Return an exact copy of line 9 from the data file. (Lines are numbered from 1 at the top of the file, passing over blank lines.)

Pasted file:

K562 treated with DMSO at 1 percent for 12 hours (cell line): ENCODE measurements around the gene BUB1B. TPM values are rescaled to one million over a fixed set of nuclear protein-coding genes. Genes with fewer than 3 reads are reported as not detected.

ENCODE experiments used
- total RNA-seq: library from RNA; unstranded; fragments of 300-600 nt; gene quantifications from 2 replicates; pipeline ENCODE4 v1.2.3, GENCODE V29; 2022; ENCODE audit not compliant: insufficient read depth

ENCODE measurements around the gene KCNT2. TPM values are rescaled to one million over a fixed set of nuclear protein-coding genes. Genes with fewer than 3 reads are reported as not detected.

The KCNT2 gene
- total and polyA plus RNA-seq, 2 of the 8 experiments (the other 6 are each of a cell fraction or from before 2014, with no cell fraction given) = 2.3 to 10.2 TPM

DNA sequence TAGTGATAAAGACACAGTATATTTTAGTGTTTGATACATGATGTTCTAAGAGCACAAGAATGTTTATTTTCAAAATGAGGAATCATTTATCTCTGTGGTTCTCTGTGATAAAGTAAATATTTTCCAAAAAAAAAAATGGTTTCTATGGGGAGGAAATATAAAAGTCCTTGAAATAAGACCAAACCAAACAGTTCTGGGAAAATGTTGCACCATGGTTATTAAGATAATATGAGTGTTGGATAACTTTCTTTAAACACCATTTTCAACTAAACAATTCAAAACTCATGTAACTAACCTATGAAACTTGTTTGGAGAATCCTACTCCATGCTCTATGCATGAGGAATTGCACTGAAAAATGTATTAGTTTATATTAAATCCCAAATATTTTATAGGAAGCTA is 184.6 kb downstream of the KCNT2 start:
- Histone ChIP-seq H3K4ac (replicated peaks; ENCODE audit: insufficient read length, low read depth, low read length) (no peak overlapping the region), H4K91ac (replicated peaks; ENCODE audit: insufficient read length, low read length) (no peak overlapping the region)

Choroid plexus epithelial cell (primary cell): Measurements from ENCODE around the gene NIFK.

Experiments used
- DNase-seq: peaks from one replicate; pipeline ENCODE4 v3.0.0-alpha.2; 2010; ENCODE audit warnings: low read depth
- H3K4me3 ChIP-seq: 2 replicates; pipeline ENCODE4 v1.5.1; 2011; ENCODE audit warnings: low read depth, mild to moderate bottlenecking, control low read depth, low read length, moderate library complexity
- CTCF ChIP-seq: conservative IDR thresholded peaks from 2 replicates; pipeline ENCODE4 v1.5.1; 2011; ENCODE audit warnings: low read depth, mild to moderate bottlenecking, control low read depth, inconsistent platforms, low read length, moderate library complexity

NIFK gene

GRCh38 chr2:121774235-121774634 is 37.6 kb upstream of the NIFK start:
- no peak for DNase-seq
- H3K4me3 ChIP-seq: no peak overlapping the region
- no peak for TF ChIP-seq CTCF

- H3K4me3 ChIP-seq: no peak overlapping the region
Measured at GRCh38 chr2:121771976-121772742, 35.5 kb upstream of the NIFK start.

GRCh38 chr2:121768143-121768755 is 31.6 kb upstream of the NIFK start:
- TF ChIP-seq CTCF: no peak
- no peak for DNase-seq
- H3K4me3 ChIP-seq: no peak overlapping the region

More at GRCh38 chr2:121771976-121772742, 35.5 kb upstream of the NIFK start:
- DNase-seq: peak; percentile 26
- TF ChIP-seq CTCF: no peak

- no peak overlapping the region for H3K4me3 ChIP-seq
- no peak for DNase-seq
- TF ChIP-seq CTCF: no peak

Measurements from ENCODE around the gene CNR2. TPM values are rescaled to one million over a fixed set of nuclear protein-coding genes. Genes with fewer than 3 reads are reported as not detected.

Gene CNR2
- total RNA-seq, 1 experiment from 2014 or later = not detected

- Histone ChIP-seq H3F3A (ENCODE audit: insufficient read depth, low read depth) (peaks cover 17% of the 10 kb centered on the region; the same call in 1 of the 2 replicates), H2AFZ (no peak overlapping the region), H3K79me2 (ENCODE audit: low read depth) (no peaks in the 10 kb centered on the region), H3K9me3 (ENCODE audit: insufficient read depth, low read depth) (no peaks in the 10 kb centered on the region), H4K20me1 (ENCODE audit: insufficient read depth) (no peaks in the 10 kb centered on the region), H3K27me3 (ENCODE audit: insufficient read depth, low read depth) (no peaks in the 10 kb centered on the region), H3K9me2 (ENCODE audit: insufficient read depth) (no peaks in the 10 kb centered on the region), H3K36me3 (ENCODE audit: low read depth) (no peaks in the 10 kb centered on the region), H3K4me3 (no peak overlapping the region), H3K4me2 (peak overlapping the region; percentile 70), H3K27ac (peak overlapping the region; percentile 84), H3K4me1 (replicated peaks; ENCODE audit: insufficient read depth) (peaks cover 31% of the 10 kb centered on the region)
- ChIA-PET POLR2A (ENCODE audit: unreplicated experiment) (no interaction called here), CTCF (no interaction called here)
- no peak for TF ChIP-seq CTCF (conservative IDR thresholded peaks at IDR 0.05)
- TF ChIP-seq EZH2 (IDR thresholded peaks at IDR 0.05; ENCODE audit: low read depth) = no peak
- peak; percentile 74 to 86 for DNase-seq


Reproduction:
Choroid plexus epithelial cell (primary cell): Measurements from ENCODE around the gene NIFK.